To whom it may concern:

As an ordinary internet user, I must admit that I do not fully 
understand the implications of the RAND proposal.  However, it strikes 
me as a bad idea, and essential inimical to the w3c's goals of promoting 
interoperability and common protocols.

Quoting from section 4-4 of the PP FAQ:

"there are other technologies (typically higher level) where it might be 
appropriate to accept fee-bearing requirements in a recommendation.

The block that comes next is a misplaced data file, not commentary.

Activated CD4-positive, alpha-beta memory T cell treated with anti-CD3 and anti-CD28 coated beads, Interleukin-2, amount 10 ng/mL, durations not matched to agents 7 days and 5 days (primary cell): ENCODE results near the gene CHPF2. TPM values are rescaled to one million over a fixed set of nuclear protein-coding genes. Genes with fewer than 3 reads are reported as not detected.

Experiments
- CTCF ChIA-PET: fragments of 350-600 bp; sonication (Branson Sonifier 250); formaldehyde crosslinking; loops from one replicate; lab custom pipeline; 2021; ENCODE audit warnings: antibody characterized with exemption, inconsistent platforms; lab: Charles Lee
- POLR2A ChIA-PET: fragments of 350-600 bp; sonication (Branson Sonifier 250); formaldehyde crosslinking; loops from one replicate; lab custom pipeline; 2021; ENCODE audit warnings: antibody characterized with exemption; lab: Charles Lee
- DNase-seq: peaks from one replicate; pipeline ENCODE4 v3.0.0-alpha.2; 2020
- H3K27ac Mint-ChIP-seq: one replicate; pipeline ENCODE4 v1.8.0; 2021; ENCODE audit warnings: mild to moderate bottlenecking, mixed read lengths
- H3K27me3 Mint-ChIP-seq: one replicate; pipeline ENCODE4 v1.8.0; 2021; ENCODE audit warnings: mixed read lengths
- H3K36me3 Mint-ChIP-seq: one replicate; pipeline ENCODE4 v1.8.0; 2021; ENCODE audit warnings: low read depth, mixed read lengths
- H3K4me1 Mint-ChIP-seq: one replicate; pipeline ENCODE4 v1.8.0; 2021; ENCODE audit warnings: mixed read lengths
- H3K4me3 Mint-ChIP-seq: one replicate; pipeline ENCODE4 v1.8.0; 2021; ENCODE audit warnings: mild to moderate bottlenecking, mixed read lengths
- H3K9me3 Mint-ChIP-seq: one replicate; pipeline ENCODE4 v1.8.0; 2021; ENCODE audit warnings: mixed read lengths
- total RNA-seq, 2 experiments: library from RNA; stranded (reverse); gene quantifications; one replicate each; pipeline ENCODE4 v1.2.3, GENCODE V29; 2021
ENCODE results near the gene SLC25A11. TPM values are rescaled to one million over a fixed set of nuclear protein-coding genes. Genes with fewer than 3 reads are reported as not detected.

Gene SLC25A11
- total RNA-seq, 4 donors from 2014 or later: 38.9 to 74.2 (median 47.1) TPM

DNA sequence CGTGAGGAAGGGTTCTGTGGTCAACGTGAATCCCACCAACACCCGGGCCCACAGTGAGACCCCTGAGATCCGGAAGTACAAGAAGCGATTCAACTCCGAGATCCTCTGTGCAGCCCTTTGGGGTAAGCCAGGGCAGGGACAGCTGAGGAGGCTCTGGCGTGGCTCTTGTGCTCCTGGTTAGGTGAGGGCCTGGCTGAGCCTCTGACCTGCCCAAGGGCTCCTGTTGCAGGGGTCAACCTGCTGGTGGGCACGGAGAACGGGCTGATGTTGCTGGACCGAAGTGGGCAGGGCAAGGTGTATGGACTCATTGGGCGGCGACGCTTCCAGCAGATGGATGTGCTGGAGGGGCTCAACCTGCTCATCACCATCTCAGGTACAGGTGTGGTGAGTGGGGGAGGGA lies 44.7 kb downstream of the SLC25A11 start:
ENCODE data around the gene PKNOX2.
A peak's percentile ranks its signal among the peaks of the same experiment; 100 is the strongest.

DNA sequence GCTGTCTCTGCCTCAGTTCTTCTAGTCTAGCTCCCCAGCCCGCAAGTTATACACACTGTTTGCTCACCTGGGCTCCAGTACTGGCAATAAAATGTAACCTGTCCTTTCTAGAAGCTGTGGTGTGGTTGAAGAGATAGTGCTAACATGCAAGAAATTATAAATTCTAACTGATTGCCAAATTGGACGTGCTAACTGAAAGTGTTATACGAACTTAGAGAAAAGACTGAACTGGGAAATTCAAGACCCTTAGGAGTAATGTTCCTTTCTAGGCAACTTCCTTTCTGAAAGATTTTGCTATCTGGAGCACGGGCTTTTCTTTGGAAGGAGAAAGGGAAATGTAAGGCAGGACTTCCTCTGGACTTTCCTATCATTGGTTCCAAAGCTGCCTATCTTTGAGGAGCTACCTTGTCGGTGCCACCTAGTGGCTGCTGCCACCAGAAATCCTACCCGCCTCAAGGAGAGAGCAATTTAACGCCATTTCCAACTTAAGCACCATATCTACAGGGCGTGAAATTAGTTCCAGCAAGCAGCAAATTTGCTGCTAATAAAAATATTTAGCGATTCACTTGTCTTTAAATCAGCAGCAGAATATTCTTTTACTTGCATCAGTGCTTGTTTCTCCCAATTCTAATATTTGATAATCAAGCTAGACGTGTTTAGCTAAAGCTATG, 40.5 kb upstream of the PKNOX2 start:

NOTE: The W3C is not presently aware of any non-free patent that is 
essential to any existing W3C recommendation."

Whose interests does it serve to change at this time?  I invite the 
proponents of this policy to name those wonderful patent-encumbered 
internet technologies that we users simply cannot live without. Until 
those technologies can be named and openly discussed, the  w3c should 
play no part in promoting their use.  Surely the w3c must realize that 
their name is more valuable than the patented formats and protocols of 
some of its members.

Shawn Lindsay.

Received on Sunday, 30 September 2001 16:28:47 UTC